“I don’t think he said we have to lose,” McCain said, “but he did say in unequivocal terms, to standing ovations, ‘I’ll bring them home, we’ll end it, we’ll end it, I’ll bring them home.’” (What McCain had actually said of Obama, just before this conversation, was: “It seems to me that Senator Obama would rather lose a war in order to win a political campaign.”)
One of McCain’s former Hanoi cell mates, Richard Stratton, once told me that he and his friends understood McCain’s motivation during the fight for the surge. “I knew that the surge would work, because John McCain was in the Senate,” said Stratton. “We knew that he wouldn’t let what happened in Vietnam happen in Iraq.”
I asked Orson Swindle, another former cell mate and a close friend of McCain’s who now volunteers for his campaign, the same question I had asked the candidate: Was McCain’s ardent support for the surge a way of making up for the failure of American politicians to help Creighton Abrams—and John McCain Jr.—implement their strategy for success in Vietnam?
“Look, Abrams’s plan worked,” Swindle said. “It was working. Very few people knew that. It’s almost as if John looked at the solution in Vietnam and said that this could work in Iraq. To a certain extent, it’s true. John was not going to let happen to these guys in Iraq what happened to us.”
He went on, “He made this very McCain-like statement then that might to some have sounded a bit like grandstanding: ‘I’d rather lose an election than lose a war.’ Because he understood the profoundness of losing the war. Only a person with his life experiences could understand that.”
I told Swindle that McCain had argued to me that he doesn’t think about Vietnam overly much when he thinks about the wars of today.
“Bullshit,” Swindle said. “He’ll say Vietnam didn’t affect him, that he doesn’t think about it, that he’s aloof from it. But I see it. It’s there.”
Despite the widely held perception among elites that the Vietnam War was both ignoble and unwinnable, for many Americans this is not an entirely settled question. A CBS News/New York Times poll conducted in 2000 found that 37 percent of Americans believed that it was a “noble cause,” as opposed to 35 percent who thought it was not. And in academia, the Vietnam War’s “winnability” is the subject of vigorous argument. Mainstream academic thinking still holds that America was predestined for failure in Vietnam, but revisionist scholars argue that victory—defined, in this case, as a non-Communist South Vietnam able to defend itself against North Vietnamese invasion—was possible, even into the mid-1970s.
“I would argue not only that we were winning in Vietnam, but that we had won, and then we kicked it away,” Lewis Sorley, a former Army officer, whose book A Better War is the principal text of the revisionists, told me. “We defaulted on our commitments to the South Vietnamese, and that was the Congress that did that, not the military and not the administration.”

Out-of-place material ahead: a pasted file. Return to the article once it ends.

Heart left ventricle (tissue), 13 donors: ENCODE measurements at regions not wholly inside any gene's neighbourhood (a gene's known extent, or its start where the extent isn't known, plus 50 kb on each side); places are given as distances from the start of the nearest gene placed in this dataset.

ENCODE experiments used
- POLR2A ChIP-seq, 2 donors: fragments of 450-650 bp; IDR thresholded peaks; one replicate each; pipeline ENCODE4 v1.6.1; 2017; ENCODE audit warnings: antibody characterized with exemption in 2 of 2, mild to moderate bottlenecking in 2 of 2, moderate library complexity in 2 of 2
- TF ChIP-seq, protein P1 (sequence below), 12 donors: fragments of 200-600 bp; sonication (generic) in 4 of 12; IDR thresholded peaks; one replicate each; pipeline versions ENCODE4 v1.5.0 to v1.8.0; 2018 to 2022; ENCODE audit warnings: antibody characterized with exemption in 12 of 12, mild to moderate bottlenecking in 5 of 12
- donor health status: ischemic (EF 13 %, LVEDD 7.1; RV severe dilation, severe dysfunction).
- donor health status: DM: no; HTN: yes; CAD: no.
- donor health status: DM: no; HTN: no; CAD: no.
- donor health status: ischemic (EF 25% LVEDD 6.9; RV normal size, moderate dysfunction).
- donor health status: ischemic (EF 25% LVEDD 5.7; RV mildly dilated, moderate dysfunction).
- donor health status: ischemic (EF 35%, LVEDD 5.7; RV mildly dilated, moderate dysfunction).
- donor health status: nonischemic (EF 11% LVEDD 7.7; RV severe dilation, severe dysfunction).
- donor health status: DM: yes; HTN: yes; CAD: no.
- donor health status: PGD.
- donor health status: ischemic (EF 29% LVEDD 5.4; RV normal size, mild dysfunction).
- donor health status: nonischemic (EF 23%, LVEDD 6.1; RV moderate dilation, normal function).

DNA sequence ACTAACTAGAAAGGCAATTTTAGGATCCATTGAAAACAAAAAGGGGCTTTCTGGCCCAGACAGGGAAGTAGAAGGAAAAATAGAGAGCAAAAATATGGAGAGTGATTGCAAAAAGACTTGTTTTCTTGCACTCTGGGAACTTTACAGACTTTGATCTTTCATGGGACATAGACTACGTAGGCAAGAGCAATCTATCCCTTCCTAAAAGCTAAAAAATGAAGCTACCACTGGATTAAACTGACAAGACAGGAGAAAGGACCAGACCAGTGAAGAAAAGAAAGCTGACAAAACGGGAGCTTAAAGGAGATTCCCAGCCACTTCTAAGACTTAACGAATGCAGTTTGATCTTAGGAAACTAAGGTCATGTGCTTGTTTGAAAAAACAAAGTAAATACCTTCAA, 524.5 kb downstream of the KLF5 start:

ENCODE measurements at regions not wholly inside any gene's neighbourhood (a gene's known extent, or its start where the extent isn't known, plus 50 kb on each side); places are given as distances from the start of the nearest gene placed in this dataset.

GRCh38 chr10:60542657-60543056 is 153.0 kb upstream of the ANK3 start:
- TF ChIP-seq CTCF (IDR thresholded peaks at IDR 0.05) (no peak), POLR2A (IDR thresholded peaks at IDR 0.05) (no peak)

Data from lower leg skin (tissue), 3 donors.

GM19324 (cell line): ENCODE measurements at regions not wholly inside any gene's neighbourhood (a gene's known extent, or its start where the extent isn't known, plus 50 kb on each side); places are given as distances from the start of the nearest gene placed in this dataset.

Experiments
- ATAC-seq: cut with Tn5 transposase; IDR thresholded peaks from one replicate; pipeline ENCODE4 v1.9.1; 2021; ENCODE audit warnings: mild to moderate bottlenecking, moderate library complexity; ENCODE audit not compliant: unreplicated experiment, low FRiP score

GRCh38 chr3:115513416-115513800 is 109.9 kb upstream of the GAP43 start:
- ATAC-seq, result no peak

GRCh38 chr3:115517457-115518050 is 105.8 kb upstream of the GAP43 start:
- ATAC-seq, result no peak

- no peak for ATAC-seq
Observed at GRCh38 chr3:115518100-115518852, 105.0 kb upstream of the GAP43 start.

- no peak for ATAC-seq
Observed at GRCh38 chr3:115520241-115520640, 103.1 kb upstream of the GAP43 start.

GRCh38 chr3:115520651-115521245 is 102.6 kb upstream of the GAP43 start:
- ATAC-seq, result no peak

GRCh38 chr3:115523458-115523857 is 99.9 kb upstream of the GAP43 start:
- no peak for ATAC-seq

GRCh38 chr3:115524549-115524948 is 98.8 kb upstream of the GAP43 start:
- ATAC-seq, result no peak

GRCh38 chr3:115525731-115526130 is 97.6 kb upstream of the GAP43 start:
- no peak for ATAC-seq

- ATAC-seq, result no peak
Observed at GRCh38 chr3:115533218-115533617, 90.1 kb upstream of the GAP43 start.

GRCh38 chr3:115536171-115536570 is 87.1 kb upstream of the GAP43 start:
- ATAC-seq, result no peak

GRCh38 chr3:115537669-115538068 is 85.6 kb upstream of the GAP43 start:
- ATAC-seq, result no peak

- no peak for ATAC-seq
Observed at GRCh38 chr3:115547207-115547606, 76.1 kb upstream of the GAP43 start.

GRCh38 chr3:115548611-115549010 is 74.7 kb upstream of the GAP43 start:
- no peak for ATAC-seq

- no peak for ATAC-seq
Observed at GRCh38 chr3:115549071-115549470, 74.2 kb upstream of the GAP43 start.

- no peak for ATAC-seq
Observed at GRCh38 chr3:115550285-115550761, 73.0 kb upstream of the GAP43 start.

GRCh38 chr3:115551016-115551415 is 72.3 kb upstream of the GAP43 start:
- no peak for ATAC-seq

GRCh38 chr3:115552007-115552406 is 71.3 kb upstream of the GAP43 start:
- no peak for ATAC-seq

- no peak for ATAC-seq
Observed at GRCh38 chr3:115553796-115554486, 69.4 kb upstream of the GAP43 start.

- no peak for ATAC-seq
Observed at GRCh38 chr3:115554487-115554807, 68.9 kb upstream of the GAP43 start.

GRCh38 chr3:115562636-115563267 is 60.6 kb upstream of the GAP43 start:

Sorley argues that by the time of the American drawdown, in 1973, the South Vietnamese were able to repulse the north, with the help of American equipment and, to a lesser extent, air support. But Congress, eager to be done with the Vietnam quagmire, cut off all funding—“and that sealed the south’s fate.”
Sorley’s is still a minority view. “We lost in Vietnam because we got beat,” Andrew J. Bacevich, an international-relations scholar at Boston University and a Vietnam veteran, told me. “I served during the period when Abrams was supposedly winning the war, and what I saw there [in the Central Highlands of Vietnam] makes it impossible for me to believe that we were winning. That’s a personal statement, not a scholarly judgment, but what I saw were South Vietnamese forces that were utterly incapable, a South Vietnamese government that was utterly ineffective, and an American Army that was falling apart.” But among many of John McCain’s peers—the roughly 660 POWs who were freed in 1973—there seems to be little doubt on the subjects of the war’s nobility, and its winnability. In recent days, I’ve spoken with a number of McCain’s fellow POWs, and they were in agreement on these two subjects.
“There was a time when politicians were dedicated to winning wars,” one ex-POW, John M. McGrath, told me. McGrath serves as the historian for an organization of ex-prisoners called Nam-POWs, of which McCain is a member. Of those 660 men who were captured by the North Vietnamese, or by their Vietcong proxies in Southeast Asia, about 590 are alive today; only those men who cooperated with the North Vietnamese, or took early release from Hanoi, are ineligible for membership in Nam-POWs. (The North Vietnamese offered some of their prisoners early release in exchange for making anti-American propaganda statements. The POWs insisted that, according to their honor code, prisoners could be released only in the order in which they were captured.)